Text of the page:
wilderness we called home for the weekend.
This was the first time I think I felt truly at ease in the RV, not worrying if I would do something wrong or minorly annoying to my travel companion. I feel as if I am getting back to my 'sailing' mode of using less water, being conscious of balancing the electrical load and planning the use of other resources.

I'm not allowed to drive the RV, but I'm very good at giving directions for Wayne to do the backing into sites. And I'm getting better at assessing if the site is wide enough, flat enough and deep enough for the 40-plus feet required.

The primary purpose for the trip was to go to the State Officers Meeting (and dance) in Centralia at the Oakville Grange and for Wayne to connect with some folks. We arrived on Thursday afternoon and I was surprised at how quickly others had put themselves into the primo spots (those with 50 amp electric and septic access) for the weekend.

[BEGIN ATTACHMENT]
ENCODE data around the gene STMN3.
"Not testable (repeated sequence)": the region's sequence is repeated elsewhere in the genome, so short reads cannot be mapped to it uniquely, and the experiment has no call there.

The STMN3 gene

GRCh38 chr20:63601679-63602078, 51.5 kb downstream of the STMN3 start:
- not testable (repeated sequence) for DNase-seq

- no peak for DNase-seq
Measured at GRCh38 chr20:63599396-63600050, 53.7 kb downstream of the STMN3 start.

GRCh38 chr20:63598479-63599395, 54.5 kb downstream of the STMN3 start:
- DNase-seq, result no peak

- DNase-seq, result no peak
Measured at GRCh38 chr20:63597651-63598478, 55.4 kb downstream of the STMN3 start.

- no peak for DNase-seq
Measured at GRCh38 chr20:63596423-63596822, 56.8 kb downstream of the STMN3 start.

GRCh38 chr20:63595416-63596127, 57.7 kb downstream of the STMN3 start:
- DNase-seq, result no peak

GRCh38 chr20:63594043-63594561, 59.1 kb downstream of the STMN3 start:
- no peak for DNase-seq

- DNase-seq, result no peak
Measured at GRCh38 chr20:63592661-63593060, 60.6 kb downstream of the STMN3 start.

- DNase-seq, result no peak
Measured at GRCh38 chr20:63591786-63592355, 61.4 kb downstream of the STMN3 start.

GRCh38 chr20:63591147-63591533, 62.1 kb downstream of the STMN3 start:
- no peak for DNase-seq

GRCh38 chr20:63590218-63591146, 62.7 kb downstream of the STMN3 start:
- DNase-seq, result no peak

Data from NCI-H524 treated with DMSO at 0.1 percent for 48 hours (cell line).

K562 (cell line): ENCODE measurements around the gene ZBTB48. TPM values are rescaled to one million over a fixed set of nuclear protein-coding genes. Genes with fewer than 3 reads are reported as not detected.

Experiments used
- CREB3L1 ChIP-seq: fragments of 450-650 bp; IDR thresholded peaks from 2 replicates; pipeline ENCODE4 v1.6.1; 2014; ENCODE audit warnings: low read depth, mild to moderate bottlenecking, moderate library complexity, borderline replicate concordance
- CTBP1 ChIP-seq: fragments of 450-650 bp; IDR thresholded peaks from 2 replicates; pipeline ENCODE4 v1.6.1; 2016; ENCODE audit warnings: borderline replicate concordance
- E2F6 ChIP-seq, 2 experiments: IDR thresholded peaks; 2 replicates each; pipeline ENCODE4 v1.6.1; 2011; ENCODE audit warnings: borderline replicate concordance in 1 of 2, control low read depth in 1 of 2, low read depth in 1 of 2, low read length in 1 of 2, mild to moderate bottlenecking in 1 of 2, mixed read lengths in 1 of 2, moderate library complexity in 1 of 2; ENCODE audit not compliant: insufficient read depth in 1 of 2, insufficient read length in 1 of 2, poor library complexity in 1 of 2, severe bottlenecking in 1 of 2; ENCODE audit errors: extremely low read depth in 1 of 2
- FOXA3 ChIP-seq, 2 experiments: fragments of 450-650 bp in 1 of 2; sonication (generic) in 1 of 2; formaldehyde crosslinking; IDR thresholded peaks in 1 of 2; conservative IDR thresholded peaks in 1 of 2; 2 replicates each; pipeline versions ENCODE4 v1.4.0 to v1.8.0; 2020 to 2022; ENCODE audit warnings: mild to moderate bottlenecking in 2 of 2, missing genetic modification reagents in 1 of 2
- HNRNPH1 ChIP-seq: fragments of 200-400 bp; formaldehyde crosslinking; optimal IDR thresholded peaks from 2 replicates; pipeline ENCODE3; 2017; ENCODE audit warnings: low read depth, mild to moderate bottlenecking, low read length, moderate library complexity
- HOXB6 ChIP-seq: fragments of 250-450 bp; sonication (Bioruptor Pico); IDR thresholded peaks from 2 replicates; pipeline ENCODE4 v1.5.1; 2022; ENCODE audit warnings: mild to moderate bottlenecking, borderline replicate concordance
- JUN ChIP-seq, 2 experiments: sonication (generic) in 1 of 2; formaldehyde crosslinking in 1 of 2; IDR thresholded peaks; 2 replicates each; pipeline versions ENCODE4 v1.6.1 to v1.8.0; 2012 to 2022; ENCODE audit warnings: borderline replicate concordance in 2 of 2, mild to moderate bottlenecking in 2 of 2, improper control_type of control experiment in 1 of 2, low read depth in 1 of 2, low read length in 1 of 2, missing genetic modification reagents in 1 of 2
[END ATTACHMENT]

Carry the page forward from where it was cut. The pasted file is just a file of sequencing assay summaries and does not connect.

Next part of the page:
I was reminded by the Tour Guide that this is the reason for leaving a site early enough to get to the next one before too late in the day.
Gordon and Sheryl Coleman with Wayne Ratcliff.

Wayne's trees - planted by him 42 years ago.
Friday we toured a lot of the area where Wayne had once been both a logger and firefighter, meeting the Colemans,
and seeing a stand of trees that Wayne had planted 42 years ago!
Wayne Ratcliff with me and Cheryl and Don Pruitt at the
Centralia dance.

Les Kilwein, Ann Kilwein, Wayne Ratliff and me with the
Shillings at the Centralia dance on Friday. 
Janet and Tony Schall with Wayne and me outside the
restaurant in Olympia.